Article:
Palmer is interested in what constitutes success and the correspondences between art and athletic endeavors. Both require long hours of practice to perfect skills and provide only long shots at fame and remuneration. Artists and athletes are willing to put in those hours and take their shots, and while most remain anonymous and unsung, they continue to value the intrinsic rewards of their discipline.
In addition, Io Palmer asks the viewer to consider questions like: Who is a star? Who provides inspiration, who shines? The famous or the unknown, the heroes or the zeros? What is it that we admire? A work ethic? Renown?
The artist's goal for The Art Gym exhibition has been to complete and show eleven Artstars. For the earlier works in the series, completed from 2007 to 2008, Palmer sewed cotton and linen dresses, placed them on dress forms and paired them with mops constructed of hair, hair implements and found objects. As the work has developed during the past year, the dresses have grown taller and more god-like. They are no longer placed on dress forms, and the wigs and hairpieces that make up the cleaning implements or float above the dresses are less racially identifiable. In a recent conversation, the artist expressed an interest in hair and hair style as expressions not just of race, but of high class and street class, giving as examples the elaborate wigs and styles favored in 18th century France and equally if not more elaborate styles championed by Detroit Hair War phenomenon begun in the 1990s.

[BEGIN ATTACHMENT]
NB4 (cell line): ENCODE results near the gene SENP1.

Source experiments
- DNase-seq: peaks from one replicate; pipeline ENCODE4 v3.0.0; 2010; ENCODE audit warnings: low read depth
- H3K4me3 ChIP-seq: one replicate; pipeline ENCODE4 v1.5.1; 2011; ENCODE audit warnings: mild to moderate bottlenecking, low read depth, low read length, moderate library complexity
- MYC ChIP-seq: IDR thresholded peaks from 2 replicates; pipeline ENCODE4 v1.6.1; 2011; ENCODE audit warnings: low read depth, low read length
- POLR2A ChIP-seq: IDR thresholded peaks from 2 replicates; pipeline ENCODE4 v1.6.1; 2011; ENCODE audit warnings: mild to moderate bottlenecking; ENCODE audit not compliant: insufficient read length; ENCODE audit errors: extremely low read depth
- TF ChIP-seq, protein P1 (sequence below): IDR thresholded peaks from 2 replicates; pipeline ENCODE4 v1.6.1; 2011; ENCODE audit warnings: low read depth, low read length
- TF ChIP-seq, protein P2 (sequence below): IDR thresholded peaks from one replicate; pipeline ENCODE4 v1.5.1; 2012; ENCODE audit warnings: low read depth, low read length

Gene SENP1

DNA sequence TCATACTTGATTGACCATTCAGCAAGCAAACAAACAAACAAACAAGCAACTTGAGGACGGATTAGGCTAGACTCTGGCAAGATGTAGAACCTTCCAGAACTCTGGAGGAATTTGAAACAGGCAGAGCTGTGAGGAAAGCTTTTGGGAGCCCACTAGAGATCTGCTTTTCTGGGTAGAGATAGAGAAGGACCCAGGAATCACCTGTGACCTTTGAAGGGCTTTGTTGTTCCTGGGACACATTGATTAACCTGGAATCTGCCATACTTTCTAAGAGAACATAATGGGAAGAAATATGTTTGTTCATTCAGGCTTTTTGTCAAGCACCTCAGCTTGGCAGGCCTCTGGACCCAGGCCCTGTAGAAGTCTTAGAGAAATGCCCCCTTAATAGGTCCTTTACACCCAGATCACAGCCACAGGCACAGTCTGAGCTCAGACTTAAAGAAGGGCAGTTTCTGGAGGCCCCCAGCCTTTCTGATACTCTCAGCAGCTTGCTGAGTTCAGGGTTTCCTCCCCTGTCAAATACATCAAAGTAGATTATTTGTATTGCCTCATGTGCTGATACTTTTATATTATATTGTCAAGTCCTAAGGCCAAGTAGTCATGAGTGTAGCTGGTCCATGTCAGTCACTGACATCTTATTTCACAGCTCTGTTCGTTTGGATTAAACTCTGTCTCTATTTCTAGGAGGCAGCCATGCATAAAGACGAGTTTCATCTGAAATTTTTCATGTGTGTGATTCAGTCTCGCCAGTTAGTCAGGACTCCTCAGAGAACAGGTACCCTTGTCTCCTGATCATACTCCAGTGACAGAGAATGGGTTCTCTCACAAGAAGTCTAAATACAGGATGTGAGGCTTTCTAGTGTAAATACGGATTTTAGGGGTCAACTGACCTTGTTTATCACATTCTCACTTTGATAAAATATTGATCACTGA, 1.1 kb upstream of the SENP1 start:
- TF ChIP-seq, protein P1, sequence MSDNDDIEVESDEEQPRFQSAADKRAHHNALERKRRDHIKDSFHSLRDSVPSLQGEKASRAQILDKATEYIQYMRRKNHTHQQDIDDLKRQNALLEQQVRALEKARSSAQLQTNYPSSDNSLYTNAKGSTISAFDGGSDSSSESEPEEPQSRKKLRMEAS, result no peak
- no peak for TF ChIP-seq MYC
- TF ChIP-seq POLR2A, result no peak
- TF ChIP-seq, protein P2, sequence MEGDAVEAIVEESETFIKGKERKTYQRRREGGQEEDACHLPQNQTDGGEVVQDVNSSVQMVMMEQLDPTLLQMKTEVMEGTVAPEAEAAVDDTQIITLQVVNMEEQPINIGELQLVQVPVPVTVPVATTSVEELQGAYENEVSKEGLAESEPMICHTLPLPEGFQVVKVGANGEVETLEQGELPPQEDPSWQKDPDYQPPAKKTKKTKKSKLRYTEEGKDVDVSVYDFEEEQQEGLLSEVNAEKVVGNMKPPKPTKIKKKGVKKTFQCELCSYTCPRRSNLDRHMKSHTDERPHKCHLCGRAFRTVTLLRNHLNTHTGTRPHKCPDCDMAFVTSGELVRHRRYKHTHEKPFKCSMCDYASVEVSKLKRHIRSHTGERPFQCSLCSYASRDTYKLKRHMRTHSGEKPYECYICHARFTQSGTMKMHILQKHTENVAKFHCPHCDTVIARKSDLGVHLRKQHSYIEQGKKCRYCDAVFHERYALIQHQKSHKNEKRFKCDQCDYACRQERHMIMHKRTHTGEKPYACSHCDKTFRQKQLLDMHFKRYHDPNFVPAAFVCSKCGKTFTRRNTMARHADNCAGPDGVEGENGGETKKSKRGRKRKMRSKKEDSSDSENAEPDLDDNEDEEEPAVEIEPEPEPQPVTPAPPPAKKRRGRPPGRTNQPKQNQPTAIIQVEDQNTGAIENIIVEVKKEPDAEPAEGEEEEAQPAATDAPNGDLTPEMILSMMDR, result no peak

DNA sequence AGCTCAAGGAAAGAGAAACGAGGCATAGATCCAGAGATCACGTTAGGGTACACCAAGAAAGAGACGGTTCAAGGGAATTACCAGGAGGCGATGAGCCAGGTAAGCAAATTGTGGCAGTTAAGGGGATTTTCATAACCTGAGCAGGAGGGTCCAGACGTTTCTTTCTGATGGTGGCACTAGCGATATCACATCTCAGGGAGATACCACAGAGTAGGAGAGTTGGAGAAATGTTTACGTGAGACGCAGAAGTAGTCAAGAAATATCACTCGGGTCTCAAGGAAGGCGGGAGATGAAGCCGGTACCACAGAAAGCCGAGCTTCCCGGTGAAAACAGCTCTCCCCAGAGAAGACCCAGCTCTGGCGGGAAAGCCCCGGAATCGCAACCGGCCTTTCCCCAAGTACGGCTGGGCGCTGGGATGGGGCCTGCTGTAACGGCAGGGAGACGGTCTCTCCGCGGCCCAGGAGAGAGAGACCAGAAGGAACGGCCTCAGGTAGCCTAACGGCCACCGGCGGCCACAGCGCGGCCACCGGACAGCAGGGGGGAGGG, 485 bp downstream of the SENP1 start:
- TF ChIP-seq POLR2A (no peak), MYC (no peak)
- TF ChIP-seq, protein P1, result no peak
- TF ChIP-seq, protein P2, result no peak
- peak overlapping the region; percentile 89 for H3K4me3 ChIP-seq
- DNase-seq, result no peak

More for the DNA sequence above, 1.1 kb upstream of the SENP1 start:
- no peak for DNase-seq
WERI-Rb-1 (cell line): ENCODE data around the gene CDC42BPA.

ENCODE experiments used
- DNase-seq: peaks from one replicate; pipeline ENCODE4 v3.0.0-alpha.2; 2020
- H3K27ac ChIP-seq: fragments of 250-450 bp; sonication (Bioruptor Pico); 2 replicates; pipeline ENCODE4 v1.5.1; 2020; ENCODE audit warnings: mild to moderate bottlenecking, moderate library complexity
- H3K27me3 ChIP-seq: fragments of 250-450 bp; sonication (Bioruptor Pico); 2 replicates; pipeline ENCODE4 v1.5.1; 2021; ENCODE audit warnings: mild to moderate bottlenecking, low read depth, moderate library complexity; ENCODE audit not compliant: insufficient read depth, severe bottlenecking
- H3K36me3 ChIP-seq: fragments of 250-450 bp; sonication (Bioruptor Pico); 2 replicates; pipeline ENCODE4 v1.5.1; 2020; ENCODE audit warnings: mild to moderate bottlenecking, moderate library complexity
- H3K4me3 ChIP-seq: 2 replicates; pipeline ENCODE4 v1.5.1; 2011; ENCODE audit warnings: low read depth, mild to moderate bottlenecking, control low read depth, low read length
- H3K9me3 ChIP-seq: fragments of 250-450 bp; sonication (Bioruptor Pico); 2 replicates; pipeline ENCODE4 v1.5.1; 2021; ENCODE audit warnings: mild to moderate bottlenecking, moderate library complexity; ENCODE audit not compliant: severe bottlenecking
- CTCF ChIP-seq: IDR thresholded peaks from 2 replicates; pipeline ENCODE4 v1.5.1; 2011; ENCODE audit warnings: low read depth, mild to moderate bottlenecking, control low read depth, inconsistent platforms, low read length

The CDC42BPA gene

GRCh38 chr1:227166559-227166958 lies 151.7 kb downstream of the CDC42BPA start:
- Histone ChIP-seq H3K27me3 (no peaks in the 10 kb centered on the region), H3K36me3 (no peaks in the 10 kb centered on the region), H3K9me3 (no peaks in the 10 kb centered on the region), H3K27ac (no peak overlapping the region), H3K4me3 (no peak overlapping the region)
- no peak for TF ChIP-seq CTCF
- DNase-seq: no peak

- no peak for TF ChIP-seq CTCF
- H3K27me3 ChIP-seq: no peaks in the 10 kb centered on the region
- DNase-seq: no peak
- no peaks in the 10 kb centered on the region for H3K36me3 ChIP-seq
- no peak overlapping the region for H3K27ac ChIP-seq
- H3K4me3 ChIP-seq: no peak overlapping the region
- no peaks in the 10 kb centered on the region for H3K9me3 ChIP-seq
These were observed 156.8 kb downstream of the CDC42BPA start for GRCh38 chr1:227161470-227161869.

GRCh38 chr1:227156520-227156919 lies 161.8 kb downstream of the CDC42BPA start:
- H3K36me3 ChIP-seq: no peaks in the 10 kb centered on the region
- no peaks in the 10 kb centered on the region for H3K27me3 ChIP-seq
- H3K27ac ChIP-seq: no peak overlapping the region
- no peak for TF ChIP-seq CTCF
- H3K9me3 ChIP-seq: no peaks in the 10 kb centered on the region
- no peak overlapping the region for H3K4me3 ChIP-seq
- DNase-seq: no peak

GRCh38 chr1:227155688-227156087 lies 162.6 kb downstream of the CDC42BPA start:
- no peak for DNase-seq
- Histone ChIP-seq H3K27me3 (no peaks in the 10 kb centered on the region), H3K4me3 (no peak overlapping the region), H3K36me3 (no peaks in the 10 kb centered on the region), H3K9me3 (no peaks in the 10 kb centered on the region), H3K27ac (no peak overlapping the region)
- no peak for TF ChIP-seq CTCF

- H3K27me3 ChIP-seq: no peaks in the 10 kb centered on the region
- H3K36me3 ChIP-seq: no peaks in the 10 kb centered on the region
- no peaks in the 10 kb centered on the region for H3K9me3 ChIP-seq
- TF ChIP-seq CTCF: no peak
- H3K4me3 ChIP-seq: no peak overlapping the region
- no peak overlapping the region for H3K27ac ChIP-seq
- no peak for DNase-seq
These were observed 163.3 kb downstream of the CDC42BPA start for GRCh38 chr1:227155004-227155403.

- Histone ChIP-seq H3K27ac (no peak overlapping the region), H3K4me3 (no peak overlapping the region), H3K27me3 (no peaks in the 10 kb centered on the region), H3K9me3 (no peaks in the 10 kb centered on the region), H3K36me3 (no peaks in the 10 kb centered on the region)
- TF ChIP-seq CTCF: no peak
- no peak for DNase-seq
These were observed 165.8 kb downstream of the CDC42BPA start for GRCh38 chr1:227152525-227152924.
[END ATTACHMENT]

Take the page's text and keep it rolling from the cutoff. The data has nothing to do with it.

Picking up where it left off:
I asked Palmer why the Artstars are paired with mops and janitorial supplies, expecting her answer to address the nature of janitorial jobs and who does those jobs. Instead she talked about the importance and necessity the physical and the psychological tasks of removing the obstacles that stand in the way of making work. Someone has to muck out the place, get it ready, and perhaps most importantly, turn on the lights.